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Indo-European Languages

The Indo-European family of languages is the largest and the most important language family in the world and speakers of these languages can be located throughout the world. On the basis of latest researches, the main branches of this family of languages are as follows:

i. Āryan comprising Indic or Indo-Āryan and Iranian;

ii. Armenian;

iii. Anatolian;

iv. Tocharian

v. Italic

vi. Venetic;

vii. Celtic;

viii. Germanic;

ix. Baltic;

x. Slavic; and

xi. Albanian.

The oldest surviving written texts from this family of languages are some documents in the Hittite language, the most important language from the Anatolian branch, some of which belong to c. 18th Century BC.

Armenian: This language is an independent branch of the Indo-European family of languages and is the official language of the Republic of Armenia. Besides Armenia and Iran, the speakers of this language can also be found in the Republic of Azerbaijan, Georgia, Lebanon, Egypt, Syria, Turkey, as well as in countries like Romania, Poland, France, and the USA. The oldest written texts in this language are some inscriptions in the Greek script belonging to the 5th Century AD. Owing to the long interactions between the Armenian-speakers and the speakers of other language branches, the Armenian language has been influenced by other languages to such an extent that the phonetic structure of this language reveals a great resemblance to the Caucasian languages and a large number of words have permeated into it from the Greek, Syriac, and especially the Iranian languages. The permeation of Iranian words in this language is so remarkable that it was earlier considered to have belonged to one of branches of the Iranian languages. However, in the year 1875 AD, Hubschmann proved that the Armenian language should be regarded as an independent branch of the Indo-European languages.

The Armenian language has passed through the three, Old (5th-12th Centuries AD), Middle (12th-17th Centuries AD), and Modern (17th Century onwards) phases. The written language, called classical Armenian or “Grabar”, remained the Armenian literary language, with various changes, until the 19th century and continues to remain the canonical language of the Armenian church. The Armenian language comprises two main dialects. The dialect that is based on the language of the Arārāt region and Yeravan in particular is referred to as Eastern Armenian whereas the offshoot of the language of the Armenians of Istanbul is referred to as the Western Armenian language. The Armenian languages spoken in Iran fall under the category of Eastern Armenian languages. The main concentration of the Iranian Armenians are in the cities of Tehran, Esfahān, Tabriz, Khoie, Salmās, and Jolfa.

Some of the most important characteristics of the Armenian language are as follows:

- The stress is always on the last syllable;

- Lack of grammatical genders;

- Nouns are declined in seven cases;

- The adjective precedes the noun and is indeclinable;

- There are only two main tenses, past and present/future while the rest of the tenses are compounded from these two basic tenses;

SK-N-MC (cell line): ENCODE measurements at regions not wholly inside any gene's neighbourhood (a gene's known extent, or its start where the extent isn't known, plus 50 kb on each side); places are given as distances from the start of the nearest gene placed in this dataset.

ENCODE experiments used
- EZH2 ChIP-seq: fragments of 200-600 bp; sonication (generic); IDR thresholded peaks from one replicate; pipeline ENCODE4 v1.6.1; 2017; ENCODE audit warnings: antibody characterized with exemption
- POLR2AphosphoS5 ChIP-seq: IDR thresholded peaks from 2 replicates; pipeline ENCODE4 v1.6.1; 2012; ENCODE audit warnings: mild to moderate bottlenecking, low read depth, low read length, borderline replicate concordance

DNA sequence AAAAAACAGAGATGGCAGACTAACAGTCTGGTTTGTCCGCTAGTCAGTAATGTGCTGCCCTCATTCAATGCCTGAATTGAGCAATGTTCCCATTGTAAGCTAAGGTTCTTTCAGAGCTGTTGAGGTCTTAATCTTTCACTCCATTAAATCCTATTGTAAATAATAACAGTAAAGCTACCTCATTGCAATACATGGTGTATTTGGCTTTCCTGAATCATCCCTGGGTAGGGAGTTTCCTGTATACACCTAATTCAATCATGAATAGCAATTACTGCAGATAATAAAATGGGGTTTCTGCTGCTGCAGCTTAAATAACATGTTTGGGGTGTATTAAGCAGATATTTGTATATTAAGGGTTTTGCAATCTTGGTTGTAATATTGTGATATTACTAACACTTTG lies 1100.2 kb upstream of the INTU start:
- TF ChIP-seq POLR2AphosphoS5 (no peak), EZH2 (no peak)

- The normal verbal sentence word order is verb-subject-object.

The Armenian script was invented on the basis of the Greek and Syriac scripts by a Christian priest called Saint Mashtots (also called Mesrop or Mesrob) in 406 AD. In the 12th century two new phonemes were added to it for indicating “o” and “f”. The Armenians believe that before Mashtots, a Syriac bishop named “Daniel” had invented a script for their language, which went out of use since it was not suitable to the phonetics of the Armenian language.

Romani (Romano): The Romani language belongs to the Indic or Indo-Aryan branch of the Indo-Iranian family of languages which is spoken mainly by gypsies (this language is different from the Romanian language which belongs to the Italic branch of languages). Gypsies are the descendents of the Rajputs of northwest India who had escaped from there after the advent of Islam in the Middle Ages and migrated to Europe via Iran and Asia Minor. Today, gypsies can be found in most of the countries of the world including Spain, Ireland, India, and even China and the Philippines. As regards the gypsies of Iran they are spread throughout the country.

The Romani language has several dialects and since the gypsies have spread throughout the world, this language has either been deeply influenced by the various regional languages, or has at times even fallen prey to them. Some linguists believe that the Romani language, which is spoken in Europe is divided into eight main groups. Today, most of the speakers of this language speak either in the Velachi or the Balkan Romani dialects.

Presently, the only known form of the Romani language in Iran is the Romano dialect with limited number of speakers in Quchān as well as the Zargar and Bāqerābād villages of Ābyek of Qazvin and the winter quarters of the people of Zargar. The other gypsies of Iran speak in the language of the places in which they have settled and, at times, even speak in code languages that they have invented on the basis of the grammatical structure of the dialect of their region of which reference can be made to the Jugiyān dialect of Astarābad, the Ghorbati dialects, and the Seliri dialect, which is used around Firuzkuh. Nevertheless, some original Hindi words can also be found in these code languages.

The Romani language has no script, but the gypsies of Europe use Latin and Cyrillic scripts to write in their language.

* source: Rezaie Baghbidi , Hasan " Iran Entry " The Great Islamic Encyclopedia . Ed. Kazem Musavi Bojnourdi.Tehran: The Center of Great Islamic Encyclopaedia , 1989-, V.10 , pp.554 - 556

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